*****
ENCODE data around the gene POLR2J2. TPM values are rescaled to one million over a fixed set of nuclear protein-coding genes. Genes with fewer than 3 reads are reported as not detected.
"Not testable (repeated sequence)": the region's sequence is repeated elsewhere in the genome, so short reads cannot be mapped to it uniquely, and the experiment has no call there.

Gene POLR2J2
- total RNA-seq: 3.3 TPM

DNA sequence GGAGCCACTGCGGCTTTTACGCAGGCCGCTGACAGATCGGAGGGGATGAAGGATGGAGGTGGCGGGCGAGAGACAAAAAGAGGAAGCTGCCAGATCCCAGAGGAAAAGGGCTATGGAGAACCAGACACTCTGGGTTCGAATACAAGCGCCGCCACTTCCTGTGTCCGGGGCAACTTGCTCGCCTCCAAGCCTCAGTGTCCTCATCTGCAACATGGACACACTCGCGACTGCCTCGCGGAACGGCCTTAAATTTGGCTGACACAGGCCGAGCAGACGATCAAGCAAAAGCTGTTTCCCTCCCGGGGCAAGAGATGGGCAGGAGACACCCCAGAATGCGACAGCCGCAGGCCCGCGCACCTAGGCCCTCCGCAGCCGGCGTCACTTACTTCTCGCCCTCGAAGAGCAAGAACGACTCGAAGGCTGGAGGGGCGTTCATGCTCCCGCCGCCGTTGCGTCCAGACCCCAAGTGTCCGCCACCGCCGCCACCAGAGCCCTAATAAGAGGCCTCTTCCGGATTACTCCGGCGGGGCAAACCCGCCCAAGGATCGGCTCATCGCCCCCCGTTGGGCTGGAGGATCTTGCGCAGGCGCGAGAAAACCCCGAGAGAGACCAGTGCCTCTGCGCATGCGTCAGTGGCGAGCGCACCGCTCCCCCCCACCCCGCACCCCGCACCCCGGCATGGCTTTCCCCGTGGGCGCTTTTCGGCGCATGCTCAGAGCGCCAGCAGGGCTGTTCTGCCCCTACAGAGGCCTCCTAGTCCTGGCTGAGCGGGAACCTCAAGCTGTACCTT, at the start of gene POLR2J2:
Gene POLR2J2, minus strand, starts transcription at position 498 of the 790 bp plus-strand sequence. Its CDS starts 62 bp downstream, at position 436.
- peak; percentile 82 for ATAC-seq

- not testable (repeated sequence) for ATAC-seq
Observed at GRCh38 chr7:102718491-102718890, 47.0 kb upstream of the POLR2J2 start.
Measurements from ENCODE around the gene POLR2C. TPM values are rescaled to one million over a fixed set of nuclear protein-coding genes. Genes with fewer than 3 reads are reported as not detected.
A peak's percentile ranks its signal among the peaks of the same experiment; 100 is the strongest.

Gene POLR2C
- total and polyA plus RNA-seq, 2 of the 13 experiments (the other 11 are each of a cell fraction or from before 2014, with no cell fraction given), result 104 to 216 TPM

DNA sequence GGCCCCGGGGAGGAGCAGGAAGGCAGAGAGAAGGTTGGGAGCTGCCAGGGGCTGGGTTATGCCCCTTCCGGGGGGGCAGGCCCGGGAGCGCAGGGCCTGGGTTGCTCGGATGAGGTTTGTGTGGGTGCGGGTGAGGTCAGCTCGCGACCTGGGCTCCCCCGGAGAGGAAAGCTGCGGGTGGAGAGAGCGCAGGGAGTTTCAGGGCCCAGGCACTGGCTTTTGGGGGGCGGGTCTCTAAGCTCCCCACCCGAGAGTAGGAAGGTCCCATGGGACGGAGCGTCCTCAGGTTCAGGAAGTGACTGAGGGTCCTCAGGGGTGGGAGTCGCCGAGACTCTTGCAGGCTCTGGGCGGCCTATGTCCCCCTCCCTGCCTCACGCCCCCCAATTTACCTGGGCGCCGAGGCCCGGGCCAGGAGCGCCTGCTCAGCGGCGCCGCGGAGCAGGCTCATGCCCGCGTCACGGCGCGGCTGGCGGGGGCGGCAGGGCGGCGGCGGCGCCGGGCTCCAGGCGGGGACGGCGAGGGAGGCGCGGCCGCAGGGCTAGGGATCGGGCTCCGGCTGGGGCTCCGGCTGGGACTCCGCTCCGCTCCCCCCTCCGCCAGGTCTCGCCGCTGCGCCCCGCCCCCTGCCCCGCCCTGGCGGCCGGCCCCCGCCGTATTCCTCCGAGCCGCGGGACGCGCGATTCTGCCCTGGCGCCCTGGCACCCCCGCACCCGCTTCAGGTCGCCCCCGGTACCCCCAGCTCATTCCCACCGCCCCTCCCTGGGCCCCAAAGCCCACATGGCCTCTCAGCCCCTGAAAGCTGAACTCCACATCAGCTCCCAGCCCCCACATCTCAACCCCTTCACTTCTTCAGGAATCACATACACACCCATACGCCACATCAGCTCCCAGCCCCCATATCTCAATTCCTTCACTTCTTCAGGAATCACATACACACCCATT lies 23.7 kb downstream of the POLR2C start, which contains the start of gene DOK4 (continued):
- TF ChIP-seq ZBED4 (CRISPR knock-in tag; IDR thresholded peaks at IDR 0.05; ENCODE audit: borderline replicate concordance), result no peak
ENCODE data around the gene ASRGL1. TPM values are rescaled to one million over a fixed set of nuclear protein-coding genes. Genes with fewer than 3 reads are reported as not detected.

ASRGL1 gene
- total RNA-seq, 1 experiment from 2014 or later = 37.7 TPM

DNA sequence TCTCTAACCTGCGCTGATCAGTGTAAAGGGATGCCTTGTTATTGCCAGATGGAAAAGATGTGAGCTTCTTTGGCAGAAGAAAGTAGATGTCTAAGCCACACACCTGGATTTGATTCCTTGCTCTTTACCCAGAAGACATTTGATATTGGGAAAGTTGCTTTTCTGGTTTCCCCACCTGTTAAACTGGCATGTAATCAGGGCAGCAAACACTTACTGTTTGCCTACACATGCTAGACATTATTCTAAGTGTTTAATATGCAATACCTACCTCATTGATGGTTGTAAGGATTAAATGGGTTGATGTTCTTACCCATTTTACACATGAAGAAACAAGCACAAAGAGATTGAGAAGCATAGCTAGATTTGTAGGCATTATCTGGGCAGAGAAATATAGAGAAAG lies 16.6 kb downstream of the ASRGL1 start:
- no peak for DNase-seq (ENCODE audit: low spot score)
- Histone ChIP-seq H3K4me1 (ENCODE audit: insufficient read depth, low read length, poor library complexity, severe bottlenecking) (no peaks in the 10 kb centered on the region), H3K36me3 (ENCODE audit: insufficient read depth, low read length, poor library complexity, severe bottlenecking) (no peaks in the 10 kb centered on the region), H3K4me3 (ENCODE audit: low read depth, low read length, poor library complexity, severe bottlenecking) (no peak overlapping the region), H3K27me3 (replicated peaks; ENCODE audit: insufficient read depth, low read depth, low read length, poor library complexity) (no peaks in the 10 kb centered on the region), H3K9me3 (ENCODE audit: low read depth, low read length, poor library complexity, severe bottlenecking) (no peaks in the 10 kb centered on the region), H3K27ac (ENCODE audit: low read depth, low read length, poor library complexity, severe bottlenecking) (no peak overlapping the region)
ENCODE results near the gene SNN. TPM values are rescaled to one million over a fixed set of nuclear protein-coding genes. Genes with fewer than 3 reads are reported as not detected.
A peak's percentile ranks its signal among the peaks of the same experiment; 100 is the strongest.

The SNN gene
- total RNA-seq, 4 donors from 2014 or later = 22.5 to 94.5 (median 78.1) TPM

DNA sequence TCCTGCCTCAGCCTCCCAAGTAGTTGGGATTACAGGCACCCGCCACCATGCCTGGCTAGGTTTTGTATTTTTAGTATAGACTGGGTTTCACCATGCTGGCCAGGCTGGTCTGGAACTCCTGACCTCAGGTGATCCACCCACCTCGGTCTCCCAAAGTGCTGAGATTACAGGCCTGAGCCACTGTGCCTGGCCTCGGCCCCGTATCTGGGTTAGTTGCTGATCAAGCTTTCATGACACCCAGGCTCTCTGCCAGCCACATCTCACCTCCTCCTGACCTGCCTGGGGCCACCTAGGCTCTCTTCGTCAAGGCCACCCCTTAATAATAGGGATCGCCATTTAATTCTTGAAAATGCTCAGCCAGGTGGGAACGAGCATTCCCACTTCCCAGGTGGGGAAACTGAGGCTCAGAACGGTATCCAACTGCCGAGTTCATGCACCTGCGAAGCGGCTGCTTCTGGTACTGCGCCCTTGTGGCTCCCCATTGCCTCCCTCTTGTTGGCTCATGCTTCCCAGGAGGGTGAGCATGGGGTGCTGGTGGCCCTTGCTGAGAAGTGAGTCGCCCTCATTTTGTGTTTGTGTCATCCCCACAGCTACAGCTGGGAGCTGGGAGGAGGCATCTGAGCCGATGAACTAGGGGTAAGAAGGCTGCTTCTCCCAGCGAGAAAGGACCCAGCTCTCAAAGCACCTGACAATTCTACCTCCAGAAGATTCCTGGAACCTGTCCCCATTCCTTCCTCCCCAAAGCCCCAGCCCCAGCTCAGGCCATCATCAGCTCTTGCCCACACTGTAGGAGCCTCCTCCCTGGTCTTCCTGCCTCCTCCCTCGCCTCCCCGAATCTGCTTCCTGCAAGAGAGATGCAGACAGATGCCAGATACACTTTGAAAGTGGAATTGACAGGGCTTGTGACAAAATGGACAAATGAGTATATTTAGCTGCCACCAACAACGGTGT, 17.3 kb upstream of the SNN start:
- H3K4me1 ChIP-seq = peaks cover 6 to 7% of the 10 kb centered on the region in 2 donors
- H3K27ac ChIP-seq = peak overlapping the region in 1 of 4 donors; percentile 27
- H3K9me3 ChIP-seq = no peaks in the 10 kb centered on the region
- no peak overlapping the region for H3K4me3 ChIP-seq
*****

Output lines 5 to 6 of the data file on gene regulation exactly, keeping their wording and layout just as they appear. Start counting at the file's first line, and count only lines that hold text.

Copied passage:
DNA sequence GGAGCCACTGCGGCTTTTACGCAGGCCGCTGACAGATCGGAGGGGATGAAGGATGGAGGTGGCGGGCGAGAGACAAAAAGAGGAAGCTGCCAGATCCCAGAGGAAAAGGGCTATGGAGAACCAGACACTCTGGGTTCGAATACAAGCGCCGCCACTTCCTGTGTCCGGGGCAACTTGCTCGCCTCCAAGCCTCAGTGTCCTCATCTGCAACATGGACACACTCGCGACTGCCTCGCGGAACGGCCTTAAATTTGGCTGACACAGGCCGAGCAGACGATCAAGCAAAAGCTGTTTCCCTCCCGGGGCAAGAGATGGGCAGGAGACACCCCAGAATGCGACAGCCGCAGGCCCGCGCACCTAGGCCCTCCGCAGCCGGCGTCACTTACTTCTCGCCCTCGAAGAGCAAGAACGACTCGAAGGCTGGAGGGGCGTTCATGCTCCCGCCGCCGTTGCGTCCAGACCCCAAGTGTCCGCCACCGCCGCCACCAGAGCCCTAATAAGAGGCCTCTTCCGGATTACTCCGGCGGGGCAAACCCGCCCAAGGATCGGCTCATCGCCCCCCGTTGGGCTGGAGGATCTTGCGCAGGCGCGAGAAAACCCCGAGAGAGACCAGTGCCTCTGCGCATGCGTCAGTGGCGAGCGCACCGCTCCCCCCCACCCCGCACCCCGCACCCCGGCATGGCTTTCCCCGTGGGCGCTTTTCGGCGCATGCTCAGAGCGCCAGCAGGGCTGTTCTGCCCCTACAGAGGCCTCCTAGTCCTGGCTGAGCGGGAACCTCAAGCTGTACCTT, at the start of gene POLR2J2:
Gene POLR2J2, minus strand, starts transcription at position 498 of the 790 bp plus-strand sequence. Its CDS starts 62 bp downstream, at position 436.